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Chapter 3. Securing services

It is important in an organization to monitor the active network services that are important to administers and Linux system admins. Red Hat Enterprise Linux 8 supports many network servers. When a network service is running on a machine, daemon keeps listening for connections on the network ports. These daemons can lead to any kind of attach. As a result, the services needs to be secured in order to prevent any mishappenings. This chapter helps you secure different services.

3.1. Securing rpcbind

The rpcbind service is a dynamic port assignment daemon for Remote Procedure Calls (RPC) services such as Network Information Service (NIS) and Network File Sharing (NFS). Because it has weak authentication mechanisms and can assign a wide range of ports for the services it controls, it is important to secure the rpcbind service.

You can secure the rpcbind service by adding firewall rules to the server. You can restrict access to all networks and define specific exceptions using the firewall rules.

Note
  • The rpcbind service is required by NFSv2 and NFSv3 servers and you should secure the rpcbind service when you are working on it.
  • NFSv4 does not require the rpcbind service to listen on the network.

Procedure

  • Following are examples for the firewalld commands:

    • Limit TCP connection and accept packages only from the 192.168.0.0/24 host via the 111 port:

      # firewall-cmd --add-rich-rule='rule family="ipv4" port port="111" protocol="tcp" source address="192.168.0.0/24" invert="True" drop'
    • Limit TCP connection and accept packages only from local host via the 111 port:

      # firewall-cmd --add-rich-rule='rule family="ipv4" port port="111" protocol="tcp" source address="127.0.0.1" accept'
    • Limit UDP connection and accept packages only from the 192.168.0.0/24 host via the 111 port:

      # firewall-cmd --add-rich-rule='rule family="ipv4" port port="111" protocol="udp" source address="192.168.0.0/24" invert="True" drop'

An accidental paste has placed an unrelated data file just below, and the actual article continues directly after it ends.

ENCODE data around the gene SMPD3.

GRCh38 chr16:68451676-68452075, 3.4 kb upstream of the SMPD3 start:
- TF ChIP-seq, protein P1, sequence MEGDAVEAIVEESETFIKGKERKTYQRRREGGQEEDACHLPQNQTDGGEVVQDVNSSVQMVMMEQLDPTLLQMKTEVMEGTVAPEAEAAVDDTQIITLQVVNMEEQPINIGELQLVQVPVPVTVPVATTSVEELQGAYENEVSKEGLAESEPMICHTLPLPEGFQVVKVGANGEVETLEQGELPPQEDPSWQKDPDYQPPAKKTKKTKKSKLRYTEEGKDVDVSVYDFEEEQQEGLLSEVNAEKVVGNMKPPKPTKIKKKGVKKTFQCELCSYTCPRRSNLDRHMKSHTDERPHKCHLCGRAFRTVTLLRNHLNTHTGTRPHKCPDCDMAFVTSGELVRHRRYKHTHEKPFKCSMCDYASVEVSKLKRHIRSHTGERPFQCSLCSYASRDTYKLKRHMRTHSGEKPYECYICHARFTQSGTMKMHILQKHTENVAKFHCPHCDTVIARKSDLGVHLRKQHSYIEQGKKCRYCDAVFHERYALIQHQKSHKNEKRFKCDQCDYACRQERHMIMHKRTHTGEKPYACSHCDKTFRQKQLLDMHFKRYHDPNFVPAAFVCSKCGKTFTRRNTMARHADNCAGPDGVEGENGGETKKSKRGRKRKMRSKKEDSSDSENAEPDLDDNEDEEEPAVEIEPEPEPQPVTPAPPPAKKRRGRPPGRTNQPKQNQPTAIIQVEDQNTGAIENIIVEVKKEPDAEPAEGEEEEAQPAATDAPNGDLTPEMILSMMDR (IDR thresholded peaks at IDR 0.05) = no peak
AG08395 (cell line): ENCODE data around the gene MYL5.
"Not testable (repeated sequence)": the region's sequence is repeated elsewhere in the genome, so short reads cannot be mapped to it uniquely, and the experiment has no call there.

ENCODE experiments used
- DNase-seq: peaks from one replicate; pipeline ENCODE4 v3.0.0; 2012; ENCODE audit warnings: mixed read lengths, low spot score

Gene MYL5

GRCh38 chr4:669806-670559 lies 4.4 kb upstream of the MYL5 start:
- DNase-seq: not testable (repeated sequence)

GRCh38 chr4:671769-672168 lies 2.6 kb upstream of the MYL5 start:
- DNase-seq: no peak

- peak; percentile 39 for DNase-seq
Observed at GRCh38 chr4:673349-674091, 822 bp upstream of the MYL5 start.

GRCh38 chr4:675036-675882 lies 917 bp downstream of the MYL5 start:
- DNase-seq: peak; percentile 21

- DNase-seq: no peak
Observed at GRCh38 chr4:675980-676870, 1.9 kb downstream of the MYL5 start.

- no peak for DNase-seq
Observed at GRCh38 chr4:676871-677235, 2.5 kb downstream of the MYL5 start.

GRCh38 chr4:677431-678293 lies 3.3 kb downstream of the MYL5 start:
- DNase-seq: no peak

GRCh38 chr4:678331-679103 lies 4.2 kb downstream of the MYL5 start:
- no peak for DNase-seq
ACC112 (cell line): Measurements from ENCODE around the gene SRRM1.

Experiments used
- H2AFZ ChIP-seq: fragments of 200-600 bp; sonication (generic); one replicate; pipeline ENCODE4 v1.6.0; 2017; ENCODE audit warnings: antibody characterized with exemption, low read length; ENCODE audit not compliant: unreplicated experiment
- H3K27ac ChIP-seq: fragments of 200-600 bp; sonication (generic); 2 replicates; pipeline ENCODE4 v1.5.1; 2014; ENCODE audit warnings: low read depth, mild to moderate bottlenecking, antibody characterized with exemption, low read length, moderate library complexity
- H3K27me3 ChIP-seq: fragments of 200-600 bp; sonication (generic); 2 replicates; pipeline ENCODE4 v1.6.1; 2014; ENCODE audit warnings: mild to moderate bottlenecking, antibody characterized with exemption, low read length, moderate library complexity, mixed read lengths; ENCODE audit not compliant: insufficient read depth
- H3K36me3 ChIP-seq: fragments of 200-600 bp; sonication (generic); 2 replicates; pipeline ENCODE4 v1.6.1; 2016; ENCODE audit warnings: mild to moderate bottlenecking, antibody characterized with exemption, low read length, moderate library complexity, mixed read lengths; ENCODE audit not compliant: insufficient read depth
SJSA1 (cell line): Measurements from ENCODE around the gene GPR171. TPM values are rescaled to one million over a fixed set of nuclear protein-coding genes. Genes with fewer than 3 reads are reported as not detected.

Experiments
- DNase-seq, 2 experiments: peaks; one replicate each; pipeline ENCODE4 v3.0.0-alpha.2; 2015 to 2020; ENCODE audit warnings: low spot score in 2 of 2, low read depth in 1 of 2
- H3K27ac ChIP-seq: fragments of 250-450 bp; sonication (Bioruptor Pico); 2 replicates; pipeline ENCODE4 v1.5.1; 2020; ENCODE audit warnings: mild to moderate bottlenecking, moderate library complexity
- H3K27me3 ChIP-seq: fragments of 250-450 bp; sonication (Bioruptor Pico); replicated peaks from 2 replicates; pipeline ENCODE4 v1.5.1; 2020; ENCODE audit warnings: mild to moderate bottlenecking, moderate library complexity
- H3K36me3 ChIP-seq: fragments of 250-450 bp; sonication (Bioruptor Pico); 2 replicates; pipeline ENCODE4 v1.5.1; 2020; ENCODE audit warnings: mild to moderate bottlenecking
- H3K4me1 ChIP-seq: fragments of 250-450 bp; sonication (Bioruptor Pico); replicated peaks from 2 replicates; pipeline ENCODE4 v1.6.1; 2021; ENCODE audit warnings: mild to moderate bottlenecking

Note
      • To make the firewall settings permanent, use the --permanent option when adding firewall rules.
      • Reload firewall to accept the new rules using # firewall-cmd --reload command.

Verification steps

  • Verify the firewall rules:

    # firewall-cmd --list-rich-rule
    rule family="ipv4" port port="111" protocol="tcp" source address="192.168.0.0/24" invert="True" drop
    rule family="ipv4" port port="111" protocol="tcp" source address="127.0.0.1" accept
    rule family="ipv4" port port="111" protocol="udp" source address="192.168.0.0/24" invert="True" drop

Additional resources

3.2. Securing rpc.mountd

The rpc.mountd daemon implements the server side of the NFS mount protocol. The NFS mount protocol is used by NFS version 2 (RFC 1904) and NFS version 3 (RFC 1813).

You can secure the rpc.mountd service by adding firewall rules to the server. You can restrict access to all networks and define specific exceptions using the firewall rules.

Procedure

  • Following are examples for the firewalld commands:

    • Accept mountd connections from the 192.168.0.0/24 host:

      # firewall-cmd --add-rich-rule 'rule family="ipv4" service name="mountd" source address="192.168.0.0/24" invert="True" drop'
    • Accept mountd connections from the local host:

      # firewall-cmd --add-rich-rule 'rule family="ipv4" source address="127.0.0.1" service name="mountd" accept'
      Note
      • To make the firewall settings permanent, use the --permanent option when adding firewall rules.
      • Reload firewall to accept the new rules using the # firewall-cmd --reload command.

Verification steps

  • Verify the firewall rules:

    # firewall-cmd --list-rich-rule
    rule family="ipv4" service name="mountd" source address="192.168.0.0/24" invert="True" drop
    rule family="ipv4" source address="127.0.0.1" service name="mountd" accept

Additional resources